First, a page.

I receive rental income in addition to my wages. What business entity would be the simplest and most convenient entity for a busy individual?
In my experience, always have your accountant answer this question (or a lawyer with an LLM in Taxation). My accountant has uniformly recommended an LLC to hold property, though honestly, I don't know why. THE IMPORTANT concept is that (1) you do have a corporate entity to hold the property; (2) that you work with your tax advisor on how the property is contributed to the entity (often people buy the property under their personal name then later want to place it under the corporate name and this creates issues because the owner never changed title to the company name and often fails to have the lender mortgage company involved. So the owner is often in a mixed up legal situation where they believe they are protected by the corporate shield, and for tax purposes the property is reported as belonging to the corporation, but the title is not in the corporate name and neither is the mortgage. This represents a mess. So make sure you work closely with a good tax attorney, good tax accountant, your mortgage company and make sure the property is properly titled.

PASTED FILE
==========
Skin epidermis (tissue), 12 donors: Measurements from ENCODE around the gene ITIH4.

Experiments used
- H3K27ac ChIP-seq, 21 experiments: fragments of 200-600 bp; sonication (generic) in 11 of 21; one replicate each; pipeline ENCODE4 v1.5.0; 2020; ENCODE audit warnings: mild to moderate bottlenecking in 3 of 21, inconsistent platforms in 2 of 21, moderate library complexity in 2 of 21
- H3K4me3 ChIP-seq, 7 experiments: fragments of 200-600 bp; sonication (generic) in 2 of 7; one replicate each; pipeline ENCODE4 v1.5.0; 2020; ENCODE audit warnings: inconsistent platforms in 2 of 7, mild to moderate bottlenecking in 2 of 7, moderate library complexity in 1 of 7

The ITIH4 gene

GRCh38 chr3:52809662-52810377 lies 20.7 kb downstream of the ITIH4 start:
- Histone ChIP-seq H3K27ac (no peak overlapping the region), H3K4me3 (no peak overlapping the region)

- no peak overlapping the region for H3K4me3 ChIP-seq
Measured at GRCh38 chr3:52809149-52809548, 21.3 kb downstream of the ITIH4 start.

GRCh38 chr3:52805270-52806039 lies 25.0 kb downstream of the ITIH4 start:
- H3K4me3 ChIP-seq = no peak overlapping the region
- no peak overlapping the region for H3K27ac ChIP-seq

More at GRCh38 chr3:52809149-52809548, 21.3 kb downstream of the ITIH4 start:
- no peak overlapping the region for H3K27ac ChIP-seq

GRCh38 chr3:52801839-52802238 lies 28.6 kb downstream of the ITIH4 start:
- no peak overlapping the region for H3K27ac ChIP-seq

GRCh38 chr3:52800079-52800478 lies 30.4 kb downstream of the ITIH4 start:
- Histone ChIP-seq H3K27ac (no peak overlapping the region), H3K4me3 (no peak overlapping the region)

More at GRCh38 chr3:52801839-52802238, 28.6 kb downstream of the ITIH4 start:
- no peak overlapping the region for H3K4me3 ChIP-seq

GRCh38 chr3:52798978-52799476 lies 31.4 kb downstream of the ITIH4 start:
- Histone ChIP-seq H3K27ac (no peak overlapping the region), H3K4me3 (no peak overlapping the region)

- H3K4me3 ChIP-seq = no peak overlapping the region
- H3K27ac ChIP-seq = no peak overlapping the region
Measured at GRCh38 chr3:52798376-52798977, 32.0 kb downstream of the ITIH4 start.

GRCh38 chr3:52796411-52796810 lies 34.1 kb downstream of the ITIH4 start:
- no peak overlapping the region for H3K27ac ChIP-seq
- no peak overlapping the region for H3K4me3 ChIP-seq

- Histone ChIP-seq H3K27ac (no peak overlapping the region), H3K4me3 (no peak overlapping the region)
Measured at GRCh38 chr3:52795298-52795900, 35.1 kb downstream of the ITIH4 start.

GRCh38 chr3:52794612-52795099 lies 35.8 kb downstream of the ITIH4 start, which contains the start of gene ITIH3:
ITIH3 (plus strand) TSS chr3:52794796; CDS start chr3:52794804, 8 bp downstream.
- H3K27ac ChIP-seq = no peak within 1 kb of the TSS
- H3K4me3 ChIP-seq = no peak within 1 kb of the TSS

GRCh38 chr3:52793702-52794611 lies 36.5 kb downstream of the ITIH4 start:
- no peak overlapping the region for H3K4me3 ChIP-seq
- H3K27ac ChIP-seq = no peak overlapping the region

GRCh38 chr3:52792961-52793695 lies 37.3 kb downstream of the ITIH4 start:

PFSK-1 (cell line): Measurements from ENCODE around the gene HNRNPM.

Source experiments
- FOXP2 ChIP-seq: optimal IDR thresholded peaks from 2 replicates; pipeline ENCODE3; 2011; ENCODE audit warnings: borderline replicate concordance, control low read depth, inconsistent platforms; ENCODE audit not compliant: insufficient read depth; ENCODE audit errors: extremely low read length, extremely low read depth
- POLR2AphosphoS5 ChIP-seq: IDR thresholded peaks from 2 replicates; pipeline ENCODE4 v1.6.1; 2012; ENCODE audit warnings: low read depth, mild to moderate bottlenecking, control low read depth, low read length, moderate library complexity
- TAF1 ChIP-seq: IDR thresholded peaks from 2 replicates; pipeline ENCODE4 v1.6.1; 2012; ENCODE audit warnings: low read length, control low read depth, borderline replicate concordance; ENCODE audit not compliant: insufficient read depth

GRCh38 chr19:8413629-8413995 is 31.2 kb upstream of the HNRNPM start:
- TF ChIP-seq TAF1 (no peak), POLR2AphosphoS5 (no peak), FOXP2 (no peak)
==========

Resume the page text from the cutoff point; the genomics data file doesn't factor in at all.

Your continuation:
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Either an LLC or a subchapter S corporation should work well for you.
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I would be inclined to go with the limited liability company (LLC) suggested by the other attorneys. If you are single and no one else has an interest in the rental property a single member LLC is very simple to administer (no additional tax returns are required) and is probably the best choice, but you should get with a local attorney and get them all the facts so they can help you choose an appropriate ownership structure.
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I agree with the other attorney. Just stay away from owning rental property with a C-Corp.
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An S corporation does not pay federal income taxes, instead passing its income, losses, deductions, and credits through to its shareholders.